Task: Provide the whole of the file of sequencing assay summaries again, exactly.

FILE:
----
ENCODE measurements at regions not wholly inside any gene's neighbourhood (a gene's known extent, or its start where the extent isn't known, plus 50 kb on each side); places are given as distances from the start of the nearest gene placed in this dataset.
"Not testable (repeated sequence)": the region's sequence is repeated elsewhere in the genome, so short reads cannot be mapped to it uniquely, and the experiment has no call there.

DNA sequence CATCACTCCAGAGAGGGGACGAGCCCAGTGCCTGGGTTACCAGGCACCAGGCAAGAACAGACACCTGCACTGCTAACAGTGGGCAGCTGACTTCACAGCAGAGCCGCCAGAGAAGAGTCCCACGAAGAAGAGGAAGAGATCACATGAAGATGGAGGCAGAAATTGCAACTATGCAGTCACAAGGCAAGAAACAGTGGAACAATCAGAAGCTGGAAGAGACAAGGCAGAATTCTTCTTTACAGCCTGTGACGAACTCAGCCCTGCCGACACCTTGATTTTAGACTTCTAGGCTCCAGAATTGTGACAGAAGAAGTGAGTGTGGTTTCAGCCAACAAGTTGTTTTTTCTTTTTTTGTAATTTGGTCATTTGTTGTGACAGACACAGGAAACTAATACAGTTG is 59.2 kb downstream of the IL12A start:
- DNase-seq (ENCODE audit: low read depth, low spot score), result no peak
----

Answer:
ENCODE measurements at regions not wholly inside any gene's neighbourhood (a gene's known extent, or its start where the extent isn't known, plus 50 kb on each side); places are given as distances from the start of the nearest gene placed in this dataset.
"Not testable (repeated sequence)": the region's sequence is repeated elsewhere in the genome, so short reads cannot be mapped to it uniquely, and the experiment has no call there.

DNA sequence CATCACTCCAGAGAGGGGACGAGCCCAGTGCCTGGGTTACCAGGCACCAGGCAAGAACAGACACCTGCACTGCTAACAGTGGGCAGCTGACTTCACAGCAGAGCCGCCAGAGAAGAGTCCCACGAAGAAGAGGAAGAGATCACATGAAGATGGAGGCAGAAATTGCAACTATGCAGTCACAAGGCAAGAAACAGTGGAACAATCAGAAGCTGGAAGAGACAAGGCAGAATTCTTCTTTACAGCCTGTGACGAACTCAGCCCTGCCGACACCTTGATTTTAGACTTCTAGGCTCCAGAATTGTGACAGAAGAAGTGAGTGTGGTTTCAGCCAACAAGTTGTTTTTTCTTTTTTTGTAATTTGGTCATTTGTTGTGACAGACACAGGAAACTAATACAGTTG is 59.2 kb downstream of the IL12A start:
- DNase-seq (ENCODE audit: low read depth, low spot score), result no peak